Combining the individual process of reflection with group study led by a mentor—which could range from text analysis to Torah yoga—is of enormous value, says Sabath Beit-Halachmi. What happens or doesn’t happen during Elul can have a profound impact on the community, she says. “When people are committed to creating peace within themselves and with each other, it creates more peace in the community.” On an even more global level, Timoner adds, think about making the world a better place by starting with your own behavior.
5. Include the Kids
Timoner says she tells her two sons, ages 9 and 6, that this time of year is “really cool.” She encourages them to think about two things they still feel bad about as they look back over the year. “Sometimes it seems like no big deal when we say something, but it can be more hurtful than we imagine,” she tells them. Then she asks, “What can you do to make it better?” They often come up with creative ideas. “Kids often feel powerless and ashamed. It’s empowering for them to realize that when you say sorry, you can really fix something.”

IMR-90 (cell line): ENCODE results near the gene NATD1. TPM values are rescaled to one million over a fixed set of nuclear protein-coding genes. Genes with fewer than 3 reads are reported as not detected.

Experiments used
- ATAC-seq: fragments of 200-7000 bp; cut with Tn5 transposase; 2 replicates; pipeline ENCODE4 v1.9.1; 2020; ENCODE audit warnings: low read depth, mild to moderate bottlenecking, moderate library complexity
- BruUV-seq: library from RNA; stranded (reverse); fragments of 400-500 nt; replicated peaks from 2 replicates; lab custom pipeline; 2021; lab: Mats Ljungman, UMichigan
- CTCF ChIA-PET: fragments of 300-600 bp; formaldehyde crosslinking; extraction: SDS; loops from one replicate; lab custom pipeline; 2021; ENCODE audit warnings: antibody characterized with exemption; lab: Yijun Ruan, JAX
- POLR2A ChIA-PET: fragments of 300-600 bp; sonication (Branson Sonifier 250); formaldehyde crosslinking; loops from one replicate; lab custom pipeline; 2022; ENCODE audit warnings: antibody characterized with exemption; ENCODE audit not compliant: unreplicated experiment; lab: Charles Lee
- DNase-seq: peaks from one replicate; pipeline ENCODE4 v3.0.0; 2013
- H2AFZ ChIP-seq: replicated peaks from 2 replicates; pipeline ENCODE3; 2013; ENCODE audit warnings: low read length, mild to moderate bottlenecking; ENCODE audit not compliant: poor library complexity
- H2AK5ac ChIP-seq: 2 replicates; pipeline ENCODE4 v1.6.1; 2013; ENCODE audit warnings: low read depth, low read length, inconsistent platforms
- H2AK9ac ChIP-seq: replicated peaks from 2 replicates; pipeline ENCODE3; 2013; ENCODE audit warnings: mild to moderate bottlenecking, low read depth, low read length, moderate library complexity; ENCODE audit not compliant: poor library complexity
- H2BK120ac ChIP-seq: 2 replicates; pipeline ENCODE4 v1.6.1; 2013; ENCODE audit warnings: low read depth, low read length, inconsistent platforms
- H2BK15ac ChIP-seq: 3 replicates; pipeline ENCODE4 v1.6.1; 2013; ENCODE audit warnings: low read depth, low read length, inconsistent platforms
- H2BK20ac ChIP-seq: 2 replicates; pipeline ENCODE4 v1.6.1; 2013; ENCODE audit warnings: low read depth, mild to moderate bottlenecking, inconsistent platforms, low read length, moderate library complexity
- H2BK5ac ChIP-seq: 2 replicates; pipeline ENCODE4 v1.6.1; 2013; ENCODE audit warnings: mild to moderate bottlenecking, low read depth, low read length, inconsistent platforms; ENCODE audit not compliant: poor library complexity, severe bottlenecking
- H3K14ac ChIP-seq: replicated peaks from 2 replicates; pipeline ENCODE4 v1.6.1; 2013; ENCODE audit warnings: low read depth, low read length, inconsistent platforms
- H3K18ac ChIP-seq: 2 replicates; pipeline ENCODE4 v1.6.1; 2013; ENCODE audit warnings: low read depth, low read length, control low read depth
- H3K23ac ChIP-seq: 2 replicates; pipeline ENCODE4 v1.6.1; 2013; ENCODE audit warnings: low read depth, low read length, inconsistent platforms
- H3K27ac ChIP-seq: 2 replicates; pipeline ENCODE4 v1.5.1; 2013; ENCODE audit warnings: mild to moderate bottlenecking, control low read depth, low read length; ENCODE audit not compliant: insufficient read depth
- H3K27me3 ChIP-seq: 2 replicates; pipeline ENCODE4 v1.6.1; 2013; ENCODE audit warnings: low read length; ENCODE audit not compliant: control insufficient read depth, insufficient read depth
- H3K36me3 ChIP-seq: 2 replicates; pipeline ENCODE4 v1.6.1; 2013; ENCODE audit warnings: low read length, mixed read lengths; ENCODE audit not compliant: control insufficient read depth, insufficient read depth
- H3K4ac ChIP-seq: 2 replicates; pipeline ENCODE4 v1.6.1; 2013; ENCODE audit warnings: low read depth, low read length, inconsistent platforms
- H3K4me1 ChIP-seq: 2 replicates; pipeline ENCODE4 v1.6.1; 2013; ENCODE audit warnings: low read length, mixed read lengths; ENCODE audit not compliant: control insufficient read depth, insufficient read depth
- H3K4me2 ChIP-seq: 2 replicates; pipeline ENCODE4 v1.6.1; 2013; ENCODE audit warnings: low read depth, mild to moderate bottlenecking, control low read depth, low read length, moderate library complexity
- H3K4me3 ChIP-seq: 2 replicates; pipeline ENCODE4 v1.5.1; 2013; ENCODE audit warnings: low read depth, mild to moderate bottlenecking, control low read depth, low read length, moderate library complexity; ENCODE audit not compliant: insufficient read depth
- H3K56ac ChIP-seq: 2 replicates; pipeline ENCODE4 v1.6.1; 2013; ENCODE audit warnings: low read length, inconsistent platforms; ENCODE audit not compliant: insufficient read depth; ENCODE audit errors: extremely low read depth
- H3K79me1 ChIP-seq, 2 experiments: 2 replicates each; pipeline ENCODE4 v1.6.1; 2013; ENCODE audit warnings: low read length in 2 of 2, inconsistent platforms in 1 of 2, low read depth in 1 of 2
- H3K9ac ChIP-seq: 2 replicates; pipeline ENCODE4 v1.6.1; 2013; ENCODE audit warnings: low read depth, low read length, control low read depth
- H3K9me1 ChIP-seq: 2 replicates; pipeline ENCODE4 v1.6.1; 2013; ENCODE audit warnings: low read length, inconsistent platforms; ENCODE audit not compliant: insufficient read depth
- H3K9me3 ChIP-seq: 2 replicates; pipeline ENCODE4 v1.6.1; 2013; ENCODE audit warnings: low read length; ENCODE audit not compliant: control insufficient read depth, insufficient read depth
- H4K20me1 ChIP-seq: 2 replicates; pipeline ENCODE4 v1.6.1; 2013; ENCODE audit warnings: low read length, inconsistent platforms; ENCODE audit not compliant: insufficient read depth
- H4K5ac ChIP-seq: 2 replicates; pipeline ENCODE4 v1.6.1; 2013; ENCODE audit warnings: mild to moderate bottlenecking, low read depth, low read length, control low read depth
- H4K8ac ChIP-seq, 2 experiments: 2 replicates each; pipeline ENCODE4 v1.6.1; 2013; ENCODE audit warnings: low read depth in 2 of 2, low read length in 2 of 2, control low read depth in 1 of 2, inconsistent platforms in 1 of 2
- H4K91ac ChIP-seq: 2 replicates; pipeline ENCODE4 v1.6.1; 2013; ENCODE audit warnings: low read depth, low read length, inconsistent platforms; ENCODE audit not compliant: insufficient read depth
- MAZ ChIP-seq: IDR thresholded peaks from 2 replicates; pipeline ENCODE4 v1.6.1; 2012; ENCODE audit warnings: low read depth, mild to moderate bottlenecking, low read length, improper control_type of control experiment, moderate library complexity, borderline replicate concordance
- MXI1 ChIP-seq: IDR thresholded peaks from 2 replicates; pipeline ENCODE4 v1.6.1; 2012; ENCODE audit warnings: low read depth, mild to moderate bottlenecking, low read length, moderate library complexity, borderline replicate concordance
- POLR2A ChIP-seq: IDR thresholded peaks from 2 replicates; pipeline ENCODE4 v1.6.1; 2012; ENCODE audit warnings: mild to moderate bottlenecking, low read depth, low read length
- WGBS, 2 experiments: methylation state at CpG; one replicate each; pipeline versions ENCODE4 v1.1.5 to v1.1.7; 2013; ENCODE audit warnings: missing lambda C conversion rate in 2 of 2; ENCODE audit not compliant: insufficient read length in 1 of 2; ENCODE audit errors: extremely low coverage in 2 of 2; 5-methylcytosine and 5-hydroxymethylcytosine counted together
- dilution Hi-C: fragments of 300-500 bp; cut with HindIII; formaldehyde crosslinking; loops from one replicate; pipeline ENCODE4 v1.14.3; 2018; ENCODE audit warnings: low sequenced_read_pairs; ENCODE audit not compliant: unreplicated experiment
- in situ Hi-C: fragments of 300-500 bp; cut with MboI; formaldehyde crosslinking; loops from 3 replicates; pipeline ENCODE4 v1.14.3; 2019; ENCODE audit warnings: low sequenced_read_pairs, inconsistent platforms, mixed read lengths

Hirsch adds that every Shabbat, her family of four children (ages 9, 7, 5 and 2) looks back over the past week, but during Elul, they reflect on the past year. “For children, it’s an opportunity to discuss issues with perspective.”
Jewish experiential educator Sarah Chandler emphasizes the idea of perspective. As a family, take turns looking over each other’s shoulders, she suggests. Lie down on the grass and see the world from the perspective of ants or follow around a pet or baby by crawling. Ask children, “What do you see now that you couldn’t before? Think back to someone you are asking forgiveness from, or someone you need to forgive. Is there something you are not seeing because you are too stubborn to look at the situation from their perspective?”